The Code shows the way forward
SCA has worked intensively to increase awareness of ethical issues in the organization, using the Code of Conduct to support its efforts. Sound business practices, good working conditions and respect for human rights have been a few of the company’s focus areas. Training and supplier audits are tools to help the company achieve its targets.
Training in the Code
SCA’s Code of Conduct is a tool for inspiring confidence in the Group, something we earn by responsibly managing our stakeholder relationships. Since 2004, our Code of Conduct has helped translate SCA’s core values of respect, responsibility and excellence into action. In 2014, a campaign was carried out to ensure that all employees received training in the Code. Providing training and information about the Code is a continuous process that is never truly finished.
Choosing the right partners
The more SCA grows at global level, the more important it becomes for the Group to review its local suppliers and choose responsible business partners. The aim is to identify risks and develop the social and environmental performance of suppliers.
SCA’s objective is to drive shared values and priorities throughout the supply chain in line with SCA’s Global Supplier Standard. During the year, a risk analysis was carried out with a focus on handling recovered fiber, which resulted in the introduction of a recognition program for suppliers in Mexico.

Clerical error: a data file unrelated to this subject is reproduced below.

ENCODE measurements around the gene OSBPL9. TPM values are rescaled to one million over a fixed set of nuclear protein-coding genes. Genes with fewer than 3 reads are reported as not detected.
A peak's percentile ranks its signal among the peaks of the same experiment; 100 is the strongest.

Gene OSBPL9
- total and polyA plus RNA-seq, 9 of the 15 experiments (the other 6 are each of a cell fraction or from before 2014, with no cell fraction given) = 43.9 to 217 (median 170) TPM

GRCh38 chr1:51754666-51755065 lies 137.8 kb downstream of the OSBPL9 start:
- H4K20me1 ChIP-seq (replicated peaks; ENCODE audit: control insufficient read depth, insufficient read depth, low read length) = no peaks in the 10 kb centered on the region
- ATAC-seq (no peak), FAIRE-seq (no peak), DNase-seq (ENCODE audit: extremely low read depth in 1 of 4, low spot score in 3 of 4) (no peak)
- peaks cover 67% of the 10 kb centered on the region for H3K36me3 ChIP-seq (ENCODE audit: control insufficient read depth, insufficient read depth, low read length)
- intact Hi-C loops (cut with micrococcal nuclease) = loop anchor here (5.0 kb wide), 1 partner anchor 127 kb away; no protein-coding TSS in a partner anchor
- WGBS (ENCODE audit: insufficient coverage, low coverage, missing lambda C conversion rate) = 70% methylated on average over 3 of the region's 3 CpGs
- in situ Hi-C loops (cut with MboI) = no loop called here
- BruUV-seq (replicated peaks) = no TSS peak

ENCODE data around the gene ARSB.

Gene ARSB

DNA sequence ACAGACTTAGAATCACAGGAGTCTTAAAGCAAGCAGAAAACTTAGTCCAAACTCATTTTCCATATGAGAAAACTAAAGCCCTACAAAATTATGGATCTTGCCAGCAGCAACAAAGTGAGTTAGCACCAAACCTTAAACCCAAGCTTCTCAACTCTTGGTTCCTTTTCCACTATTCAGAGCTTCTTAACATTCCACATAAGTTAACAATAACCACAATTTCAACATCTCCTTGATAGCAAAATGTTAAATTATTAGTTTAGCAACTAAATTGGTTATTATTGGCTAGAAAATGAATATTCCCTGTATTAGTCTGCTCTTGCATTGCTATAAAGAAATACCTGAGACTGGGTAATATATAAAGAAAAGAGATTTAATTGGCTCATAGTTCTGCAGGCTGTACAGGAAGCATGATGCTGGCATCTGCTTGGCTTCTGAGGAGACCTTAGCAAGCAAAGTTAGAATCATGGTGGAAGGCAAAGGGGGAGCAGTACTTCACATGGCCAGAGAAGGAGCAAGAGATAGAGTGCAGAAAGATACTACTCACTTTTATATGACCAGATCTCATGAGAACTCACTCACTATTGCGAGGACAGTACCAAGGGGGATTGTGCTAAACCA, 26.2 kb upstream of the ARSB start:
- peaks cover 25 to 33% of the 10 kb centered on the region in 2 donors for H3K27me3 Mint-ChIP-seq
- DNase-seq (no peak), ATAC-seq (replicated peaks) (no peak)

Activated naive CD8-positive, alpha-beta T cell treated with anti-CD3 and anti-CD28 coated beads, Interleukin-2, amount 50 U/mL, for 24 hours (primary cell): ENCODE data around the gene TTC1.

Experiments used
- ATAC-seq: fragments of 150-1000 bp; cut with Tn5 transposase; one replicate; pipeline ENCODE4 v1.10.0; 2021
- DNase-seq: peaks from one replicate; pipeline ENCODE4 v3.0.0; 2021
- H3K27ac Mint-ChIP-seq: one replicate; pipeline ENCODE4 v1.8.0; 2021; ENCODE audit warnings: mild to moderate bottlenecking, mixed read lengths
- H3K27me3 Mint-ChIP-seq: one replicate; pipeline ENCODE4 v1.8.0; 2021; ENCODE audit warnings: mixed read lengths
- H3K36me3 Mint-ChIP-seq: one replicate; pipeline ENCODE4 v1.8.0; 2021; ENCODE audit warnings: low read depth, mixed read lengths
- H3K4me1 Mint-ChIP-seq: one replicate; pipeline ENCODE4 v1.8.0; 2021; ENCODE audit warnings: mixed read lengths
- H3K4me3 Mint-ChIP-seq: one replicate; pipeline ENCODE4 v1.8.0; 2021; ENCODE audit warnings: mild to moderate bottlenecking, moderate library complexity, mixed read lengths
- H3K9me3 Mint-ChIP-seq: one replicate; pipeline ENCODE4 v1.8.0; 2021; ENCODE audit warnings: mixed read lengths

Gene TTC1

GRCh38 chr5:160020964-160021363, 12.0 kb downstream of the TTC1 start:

We will maintain compliance with our SCA Code of Conduct. All employees will receive regular training in the Code.
Our SCA supplier standard will be used to drive shared values and priorities throughout our supply chain.
91% of employees have received Code of Conduct training.
84% (75) of SCA’s global hygiene supplier base and 86% (83) of the forest product’s supplier base had signed the SCA Global Supplier Standard.
Competing on the right terms
Free and fair competition is an important cornerstone in every society, and for every sustainable business operation. SCA has a long-standing training program for employees who, during the course of their work, encounter and require extra expertise when it comes to issues concerning competition law.
As part of the program, employees receive written guidelines and an opportunity to participate in recurring training seminars in small groups, during which various relevant issues are discussed. During the year, SCA also introduced a new, interactive e-learning program addressing all areas of competition law.
To ensure that employees understand all of the rules and regulations, the program also includes a section in which they must answer various questions. More than 2,000 employees took part in this program during the year.
Whistleblowing in Latin America
SCA is testing a new whistleblowing system in Mexico. Individuals who witness improprieties or unacceptable behavior within SCA can report it in their local language through a website or by telephone. The reports are received by an external party that registers the case.
The identity of the whistleblower is always protected, regardless of whether he/she chooses to be anonymous. The whistleblower can follow his/her case by logging into the website.